If you ever need an example of the saying being in the right place at the right time ARK Invest would be the perfect illustration. Over the course of 2020 their assets under management grew from US$3.5billion, to US$41.5billion, growth of over 1000% in a single year, as their listed funds possessed all the stock names that investors were clamouring for.
Perhaps you’ve heard of ARK, or its founder Cathie Wood. They’re frequently mentioned in passing on stock market related podcasts or in press. Justin and I regularly mention both of them in Market Noise. But if you’re like me, you perhaps only know a little of the surface level story. So I thought I’d take the time to use this wonderous thing we call the internet to learn all that I could about ARK, it’s founder, and why they are relevant to us investors today. I hope you enjoy.
General Advice Warning – Please note, this piece is for information only and in no way intends to be investment advice. Read our full disclaimer here.
What is ARK?
ARK Invest is a fund manager. They currently offer 9 different funds, though it is their 6 actively managed ETF’s that get most of the interest. Their active funds bear very little resemblance to standard benchmarks, and they don’t restrict themselves to only US stocks. This appears to be a key ingredient in successful active management today. Vanguard and friends have made broad index investing so cheap and effective, that an active manager trying to produce a diverse, market wide, portfolio is likely to be doomed to failure.
ARK make their positioning very clear. From the front page of their web site:
We Invest Solely In Disruptive Innovation
A key underpinning is Cathie Wood’s belief that traditional fund manager research is not well suited to following innovative companies. Again, from their web site:
Despite its potential, ARK believes the full magnitude of disruptive innovation and the investment opportunities it creates are often unrecognized or misunderstood by traditional investors. ARK researches across sectors, industries, and markets to gain a deeper understanding of the convergence and market potential of disruptive innovations.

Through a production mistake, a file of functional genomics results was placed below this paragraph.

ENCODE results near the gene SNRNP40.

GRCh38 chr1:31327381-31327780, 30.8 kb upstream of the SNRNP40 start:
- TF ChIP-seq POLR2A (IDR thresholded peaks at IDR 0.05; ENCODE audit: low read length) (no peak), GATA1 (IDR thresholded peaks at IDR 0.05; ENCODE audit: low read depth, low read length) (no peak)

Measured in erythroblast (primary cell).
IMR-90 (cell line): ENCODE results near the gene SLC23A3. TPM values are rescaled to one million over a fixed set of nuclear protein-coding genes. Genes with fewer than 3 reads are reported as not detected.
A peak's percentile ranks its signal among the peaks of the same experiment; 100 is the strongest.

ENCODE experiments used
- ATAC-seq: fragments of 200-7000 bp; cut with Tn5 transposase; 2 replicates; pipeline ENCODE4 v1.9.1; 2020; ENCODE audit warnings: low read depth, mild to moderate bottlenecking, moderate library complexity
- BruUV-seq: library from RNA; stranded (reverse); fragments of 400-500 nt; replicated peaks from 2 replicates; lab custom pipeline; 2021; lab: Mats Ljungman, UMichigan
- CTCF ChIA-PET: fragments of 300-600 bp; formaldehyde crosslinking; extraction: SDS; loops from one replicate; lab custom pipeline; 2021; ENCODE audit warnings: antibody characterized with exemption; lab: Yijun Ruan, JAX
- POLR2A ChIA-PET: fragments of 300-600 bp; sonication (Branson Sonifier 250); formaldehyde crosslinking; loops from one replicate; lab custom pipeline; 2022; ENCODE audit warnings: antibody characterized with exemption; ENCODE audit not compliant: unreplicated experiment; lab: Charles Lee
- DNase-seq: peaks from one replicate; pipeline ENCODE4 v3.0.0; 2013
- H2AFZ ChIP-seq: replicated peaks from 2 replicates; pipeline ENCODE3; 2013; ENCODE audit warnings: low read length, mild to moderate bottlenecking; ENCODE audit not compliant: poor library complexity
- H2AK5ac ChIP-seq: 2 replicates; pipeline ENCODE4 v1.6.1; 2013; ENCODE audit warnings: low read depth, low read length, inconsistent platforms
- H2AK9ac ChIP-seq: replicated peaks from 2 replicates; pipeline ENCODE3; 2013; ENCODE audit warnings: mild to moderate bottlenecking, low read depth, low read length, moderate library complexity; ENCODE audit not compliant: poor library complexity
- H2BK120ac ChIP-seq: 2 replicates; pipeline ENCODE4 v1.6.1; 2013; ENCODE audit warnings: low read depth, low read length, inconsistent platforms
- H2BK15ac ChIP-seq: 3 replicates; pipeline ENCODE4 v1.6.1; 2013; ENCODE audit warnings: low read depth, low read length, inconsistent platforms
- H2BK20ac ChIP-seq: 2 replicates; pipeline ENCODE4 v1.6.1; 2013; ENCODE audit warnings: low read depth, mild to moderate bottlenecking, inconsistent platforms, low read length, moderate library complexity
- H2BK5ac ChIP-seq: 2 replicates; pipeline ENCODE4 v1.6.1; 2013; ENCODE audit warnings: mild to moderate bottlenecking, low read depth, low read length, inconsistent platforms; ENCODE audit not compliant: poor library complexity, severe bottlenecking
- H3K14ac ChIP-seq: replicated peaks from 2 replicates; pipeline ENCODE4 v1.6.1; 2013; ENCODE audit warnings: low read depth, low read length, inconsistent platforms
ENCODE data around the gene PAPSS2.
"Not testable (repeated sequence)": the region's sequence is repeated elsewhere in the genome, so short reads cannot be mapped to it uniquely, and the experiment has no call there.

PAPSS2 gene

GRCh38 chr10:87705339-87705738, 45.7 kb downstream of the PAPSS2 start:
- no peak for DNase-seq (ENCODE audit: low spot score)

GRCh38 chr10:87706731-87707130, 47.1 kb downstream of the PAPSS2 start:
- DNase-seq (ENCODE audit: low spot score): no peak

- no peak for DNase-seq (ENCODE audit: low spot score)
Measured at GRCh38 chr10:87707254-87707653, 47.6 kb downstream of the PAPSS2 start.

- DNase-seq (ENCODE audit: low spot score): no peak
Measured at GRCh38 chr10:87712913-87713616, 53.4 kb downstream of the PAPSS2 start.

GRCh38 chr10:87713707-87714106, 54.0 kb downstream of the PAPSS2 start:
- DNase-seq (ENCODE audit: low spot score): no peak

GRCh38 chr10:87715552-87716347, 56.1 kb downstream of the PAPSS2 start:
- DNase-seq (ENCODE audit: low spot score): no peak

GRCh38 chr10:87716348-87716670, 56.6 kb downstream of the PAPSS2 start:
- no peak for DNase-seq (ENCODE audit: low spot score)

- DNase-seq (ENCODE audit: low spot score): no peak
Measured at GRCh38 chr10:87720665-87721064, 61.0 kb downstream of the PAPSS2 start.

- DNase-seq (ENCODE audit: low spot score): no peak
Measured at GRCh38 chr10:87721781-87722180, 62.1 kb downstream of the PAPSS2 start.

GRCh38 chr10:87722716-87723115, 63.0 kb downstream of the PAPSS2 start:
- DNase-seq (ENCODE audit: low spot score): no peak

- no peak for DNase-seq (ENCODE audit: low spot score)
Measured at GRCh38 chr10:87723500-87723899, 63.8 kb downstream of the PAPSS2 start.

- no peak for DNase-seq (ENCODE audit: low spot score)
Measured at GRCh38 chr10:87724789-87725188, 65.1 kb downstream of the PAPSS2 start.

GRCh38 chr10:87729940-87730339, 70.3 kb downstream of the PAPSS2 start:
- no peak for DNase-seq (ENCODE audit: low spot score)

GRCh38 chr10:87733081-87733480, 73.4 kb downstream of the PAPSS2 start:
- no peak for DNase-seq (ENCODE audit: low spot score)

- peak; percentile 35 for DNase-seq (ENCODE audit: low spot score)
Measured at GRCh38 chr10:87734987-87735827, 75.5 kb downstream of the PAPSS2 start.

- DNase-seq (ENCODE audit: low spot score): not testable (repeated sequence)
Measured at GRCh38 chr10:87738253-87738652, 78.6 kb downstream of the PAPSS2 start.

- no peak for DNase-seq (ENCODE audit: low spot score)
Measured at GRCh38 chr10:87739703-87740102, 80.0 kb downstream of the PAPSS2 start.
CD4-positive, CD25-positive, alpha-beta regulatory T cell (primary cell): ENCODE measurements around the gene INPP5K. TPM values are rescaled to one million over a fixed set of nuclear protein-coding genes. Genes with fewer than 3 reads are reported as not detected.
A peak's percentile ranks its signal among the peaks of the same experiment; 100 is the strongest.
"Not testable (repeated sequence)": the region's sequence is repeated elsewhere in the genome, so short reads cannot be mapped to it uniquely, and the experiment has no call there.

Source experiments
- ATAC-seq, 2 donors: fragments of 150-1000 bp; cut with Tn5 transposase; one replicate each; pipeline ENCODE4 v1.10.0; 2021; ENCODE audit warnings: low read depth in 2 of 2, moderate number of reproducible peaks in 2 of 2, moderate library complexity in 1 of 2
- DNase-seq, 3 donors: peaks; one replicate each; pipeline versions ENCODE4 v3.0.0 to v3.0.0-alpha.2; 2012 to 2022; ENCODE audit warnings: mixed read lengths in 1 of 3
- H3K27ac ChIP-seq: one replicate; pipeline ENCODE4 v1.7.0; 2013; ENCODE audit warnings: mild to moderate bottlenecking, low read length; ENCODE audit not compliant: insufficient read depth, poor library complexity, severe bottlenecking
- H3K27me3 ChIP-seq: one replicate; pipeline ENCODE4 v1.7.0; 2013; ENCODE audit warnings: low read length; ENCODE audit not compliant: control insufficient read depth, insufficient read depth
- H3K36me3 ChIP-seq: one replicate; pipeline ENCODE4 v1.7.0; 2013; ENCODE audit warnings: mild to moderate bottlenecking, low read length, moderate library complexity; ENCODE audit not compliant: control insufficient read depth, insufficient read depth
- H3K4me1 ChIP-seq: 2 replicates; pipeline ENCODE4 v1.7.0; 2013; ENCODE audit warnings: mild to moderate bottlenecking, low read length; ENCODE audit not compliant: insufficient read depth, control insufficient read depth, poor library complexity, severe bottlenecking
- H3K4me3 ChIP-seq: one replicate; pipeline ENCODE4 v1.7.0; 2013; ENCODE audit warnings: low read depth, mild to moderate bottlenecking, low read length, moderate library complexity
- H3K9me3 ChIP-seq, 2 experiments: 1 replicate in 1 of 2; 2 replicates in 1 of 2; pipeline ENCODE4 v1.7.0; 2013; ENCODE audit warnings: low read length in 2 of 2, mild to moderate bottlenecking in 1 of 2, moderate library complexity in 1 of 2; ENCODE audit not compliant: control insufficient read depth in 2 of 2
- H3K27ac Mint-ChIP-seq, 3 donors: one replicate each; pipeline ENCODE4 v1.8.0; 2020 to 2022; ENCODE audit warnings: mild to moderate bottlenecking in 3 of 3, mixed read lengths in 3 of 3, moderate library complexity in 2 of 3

The success of this world view can most clearly be seen in ARK’s Tesla call in 2018, the call that really put them on the map. They published a report on Tesla with a price target $4000 in 5 years. At the time Tesla was trading at $300. It seemed laughable for a business which, to that point, had never produced a profit.
Tesla had a 5 for 1 stock split in 2020, so $4,000 is the equivalent of $800 today. Tesla’s stock price hit $883 in January of this year, ARK were proven right, and 2 years earlier than forecast.
Interestingly ARK most recently published a price target for Tesla of $3,000 for 2025, so clearly they still see plenty of upside.
ARK is an acronym based on what Cathie Wood believes are the foundations for investing in disruptive, innovative companies:
- ACTIVE management to capitalize on the rapid change innovation creates.
- An open RESEARCH ecosystem that is freed from sectors, geographies, and market caps to capture the convergence of technology.
- The sharing of KNOWLEDGE to gain a deeper understanding of the areas we are researching and investing in.
In researching this piece, I found some suggestions that the ARK acronym may have been reverse engineered, and Cathie original choose the name for more biblical reasons. But whatever, the acronym works.
What are the funds ARK has?
Here are the 6 active ETF’s which are what ARK is known form
ARKK – ARK Innovation Fund. Inception October 2014
ARKG – ARK Genomics Revolution Fund. Inception October 2014